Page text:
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Scotland's Greatest Preacher, Part 1

by Martin Surridge



 Scotland’s Greatest Preacher, Part 1

When Thomas Chalmers began taking college-level classes, he was only 12 years old. He enrolled in the University of St. Andrews in Scotland in 1792 in order to study theology and become a Christian minister. Ten years later he would achieve his goal and lead a church parish in the Scottish village of Kilmany, where low stone walls surrounded stone cottages in the midst of lush green fields hidden by shrouds of mist and fog. It was the kind of peaceful setting where any pastor could spend the rest of their career, but several years later, Thomas traded in the beauty of the Scottish countryside for the urban squalors of St. John’s parish in Scotland’s largest city, Glasgow. 

The smoke-spewing factories of the Industrial Revolution dominated Glasgow, and it was here that Thomas discovered a passion for ministering to the parish’s poor and suffering whose lives had been affected by the horrible conditions in which they worked and lived. While he became noteworthy for visiting many church members in their homes and working tirelessly to provide Christian education for the children of the area, it was ultimately his gift of preaching that resulted in his name being known beyond the borders of Glasgow and even Scotland. One of his most important sermons was on the power of affection, on how a sincere love of Jesus Christ can replace—or as he wrote, “expulse”—any of the other idolatrous loves we have in our lives. This wasn’t a lecture to doodle or sleep through. It was titled, “The Expulsive Power of a New Affection.” Today one might call such a sermon, “When You Love Jesus, Nothing Else Can Compare” or “The Love of Sin Can’t Be Beat . . . Except Through the Power of Jesus.” 

In the slums of Glasgow, Thomas witnessed how his church members and their families loved their sins. In his sermon, he created generic characters to represent his parishioners and the sinful affections they were holding onto, affections that had replaced the love of Jesus or had left no room for Him in their lives. He singled out the adults in his congregation who allowed a love for their careers to become the driving force in their lives. Thomas remarked that once these workers “retired from business” or “retired from law,”1 the deep affection they held for their jobs disappeared, leaving them empty and unsatisfied, and its replacement was so often absolutely nothing, a vacuum of affection. If Thomas Chalmers was preaching the same sermon today, perhaps to a group of teenagers at a Bible conference or Christian school, he might talk about the dangers of loving academic success more than loving Jesus. 

As he continued, he warned that too many people are like the “victorious general,” who, after winning every battle is left with an impressive collection of medals on the shelf, but not much else. If Thomas were speaking to that crowd of twenty-first century high school students, perhaps his point of reference would instead be the varsity basketball team’s captain and star player, who, despite attending Christian school, found his most passionate love was for sports and not God. 

Thomas called out the “fortunate gamester” and those “who [spend] the hours of every evening at some play,” who discover that the “triumph of a successful contest”2 only lasts for a short time. The great Scottish preacher would certainly be flabbergasted by the amazing technology in modern computing and video games, but he wouldn’t be surprised by the hours wasted in pursuit of completing each level, gaining every achievement, or defeating just one more online opponent.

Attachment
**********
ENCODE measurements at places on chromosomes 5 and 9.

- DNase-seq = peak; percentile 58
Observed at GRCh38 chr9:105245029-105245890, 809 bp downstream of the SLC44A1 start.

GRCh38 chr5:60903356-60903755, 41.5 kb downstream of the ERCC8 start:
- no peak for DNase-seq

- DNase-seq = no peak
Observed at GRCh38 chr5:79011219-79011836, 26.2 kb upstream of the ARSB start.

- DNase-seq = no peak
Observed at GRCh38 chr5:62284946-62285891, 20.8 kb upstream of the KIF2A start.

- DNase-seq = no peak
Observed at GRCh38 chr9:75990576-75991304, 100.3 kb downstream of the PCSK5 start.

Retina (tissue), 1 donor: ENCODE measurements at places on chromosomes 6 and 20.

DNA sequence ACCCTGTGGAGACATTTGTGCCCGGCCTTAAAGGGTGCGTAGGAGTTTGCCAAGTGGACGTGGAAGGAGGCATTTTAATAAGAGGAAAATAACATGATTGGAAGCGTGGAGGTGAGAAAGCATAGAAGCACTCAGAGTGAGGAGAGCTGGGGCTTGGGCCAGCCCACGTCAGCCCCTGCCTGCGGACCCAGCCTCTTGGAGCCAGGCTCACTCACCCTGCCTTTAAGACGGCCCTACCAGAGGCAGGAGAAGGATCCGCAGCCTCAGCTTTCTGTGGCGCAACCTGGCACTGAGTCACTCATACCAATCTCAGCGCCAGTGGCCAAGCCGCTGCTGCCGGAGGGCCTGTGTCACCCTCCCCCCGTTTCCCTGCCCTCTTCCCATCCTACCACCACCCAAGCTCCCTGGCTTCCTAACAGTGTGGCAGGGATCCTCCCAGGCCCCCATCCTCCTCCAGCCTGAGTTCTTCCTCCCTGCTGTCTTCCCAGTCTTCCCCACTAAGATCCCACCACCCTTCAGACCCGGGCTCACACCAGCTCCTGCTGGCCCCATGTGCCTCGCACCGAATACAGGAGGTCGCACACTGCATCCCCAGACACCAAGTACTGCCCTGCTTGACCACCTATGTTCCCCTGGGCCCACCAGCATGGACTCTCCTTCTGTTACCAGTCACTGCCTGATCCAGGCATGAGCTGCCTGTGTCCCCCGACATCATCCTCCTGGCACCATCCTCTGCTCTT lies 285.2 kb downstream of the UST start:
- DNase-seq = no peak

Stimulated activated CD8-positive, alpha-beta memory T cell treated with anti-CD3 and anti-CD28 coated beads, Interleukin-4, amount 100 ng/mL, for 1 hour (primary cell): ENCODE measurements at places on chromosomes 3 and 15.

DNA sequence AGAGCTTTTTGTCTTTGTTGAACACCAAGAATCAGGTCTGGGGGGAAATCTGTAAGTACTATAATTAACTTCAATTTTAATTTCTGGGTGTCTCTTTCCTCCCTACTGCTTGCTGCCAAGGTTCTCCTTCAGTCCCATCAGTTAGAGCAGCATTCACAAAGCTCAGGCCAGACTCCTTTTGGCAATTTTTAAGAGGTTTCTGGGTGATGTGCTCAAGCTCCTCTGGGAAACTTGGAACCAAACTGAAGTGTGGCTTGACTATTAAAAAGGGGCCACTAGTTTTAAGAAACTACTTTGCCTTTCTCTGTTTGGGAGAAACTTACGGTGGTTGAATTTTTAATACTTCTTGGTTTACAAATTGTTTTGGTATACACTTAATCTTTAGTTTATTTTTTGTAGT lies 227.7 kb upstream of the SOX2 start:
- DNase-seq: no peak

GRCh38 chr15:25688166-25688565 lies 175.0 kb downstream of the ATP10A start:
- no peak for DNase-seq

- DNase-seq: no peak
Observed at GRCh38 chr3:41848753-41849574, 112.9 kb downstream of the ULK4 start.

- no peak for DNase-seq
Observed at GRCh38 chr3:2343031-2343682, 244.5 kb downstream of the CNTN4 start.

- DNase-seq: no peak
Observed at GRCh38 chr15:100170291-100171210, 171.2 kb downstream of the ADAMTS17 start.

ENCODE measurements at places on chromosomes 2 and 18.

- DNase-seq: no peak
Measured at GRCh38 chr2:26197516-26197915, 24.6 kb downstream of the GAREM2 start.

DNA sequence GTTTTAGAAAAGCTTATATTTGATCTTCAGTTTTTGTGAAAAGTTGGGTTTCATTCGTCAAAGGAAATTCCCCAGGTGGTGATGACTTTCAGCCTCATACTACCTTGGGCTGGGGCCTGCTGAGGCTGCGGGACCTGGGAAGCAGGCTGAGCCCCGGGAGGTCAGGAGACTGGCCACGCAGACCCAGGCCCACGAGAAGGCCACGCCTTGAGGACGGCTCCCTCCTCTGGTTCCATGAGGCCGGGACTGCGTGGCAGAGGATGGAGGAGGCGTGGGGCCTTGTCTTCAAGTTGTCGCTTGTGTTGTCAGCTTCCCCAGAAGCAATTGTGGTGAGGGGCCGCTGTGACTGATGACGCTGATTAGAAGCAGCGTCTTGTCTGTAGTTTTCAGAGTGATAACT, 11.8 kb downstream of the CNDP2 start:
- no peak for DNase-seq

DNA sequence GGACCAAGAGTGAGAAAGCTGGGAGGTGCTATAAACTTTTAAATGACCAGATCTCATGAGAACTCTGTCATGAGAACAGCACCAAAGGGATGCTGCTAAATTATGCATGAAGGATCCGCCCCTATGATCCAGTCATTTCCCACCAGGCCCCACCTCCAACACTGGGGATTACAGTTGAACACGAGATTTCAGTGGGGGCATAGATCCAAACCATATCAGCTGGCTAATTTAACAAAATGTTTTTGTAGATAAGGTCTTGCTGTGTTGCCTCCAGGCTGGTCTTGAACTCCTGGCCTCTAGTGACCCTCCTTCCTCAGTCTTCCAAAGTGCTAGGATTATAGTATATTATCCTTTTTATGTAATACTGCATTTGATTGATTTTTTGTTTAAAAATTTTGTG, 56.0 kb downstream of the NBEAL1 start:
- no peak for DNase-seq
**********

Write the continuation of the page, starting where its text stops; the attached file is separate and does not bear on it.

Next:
The congregation in Glasgow might very well have held their breath as they waited for their minister’s next words after such pointed opening remarks. While it is not clear just how personal his comments really were at the time, it didn’t matter, because it was what he said next that mattered most. Thomas continued his sermon with an explanation of the power of Christ’s love and how, when we return that affection, no sin on earth can destroy us. If we are left empty by the love and pursuit of academic glory, sporting success, electronic entertainment, or any other replacement for the affection for Jesus Christ for which we were created, there is a divine solution at hand. 

The Scottish minister Thomas Chalmers had only just begun the sermon that would make him famous, but early in his address, he told those in attendance that when facing the vacuum there is no greater substitute for the wasted affections of this world than to replace our lowly idols with a lifelong love for our eternal savior Jesus Christ.

In the following three weeks, we will continue our study of Thomas Chalmer’s greatest sermon. We will examine how he taught his congregation to best fill the vacuum in their lives, how instead of leaving the void empty and hollow, we can fill the Jesus-shaped hole with Christ’s infinite love and mercy. We will hear how he instructed his church members to recognize that a love of the world cannot coexist with a love of God, and that the positive message of the gospel is a greater creed to live by than the distrustful worldview that is present without it. 

While his ministry ended hundreds of years ago, the lessons Thomas Chalmers taught us continue to resonate now, still able to touch the heart of any teenager who might have placed Jesus on the shelf. 

1 Chalmers, Thomas. “The Expulsive Power of a New Affection,” pg. 2. 2 Chalmers, 2.Martin Surridge is an English teacher at Lynden Christian High School in Lynden, Washington. He holds a graduate degree in teaching from Walla Walla University. In his free time, Martin enjoys history, board games, and exploring the Pacific Northwest with his wife, Lauren.

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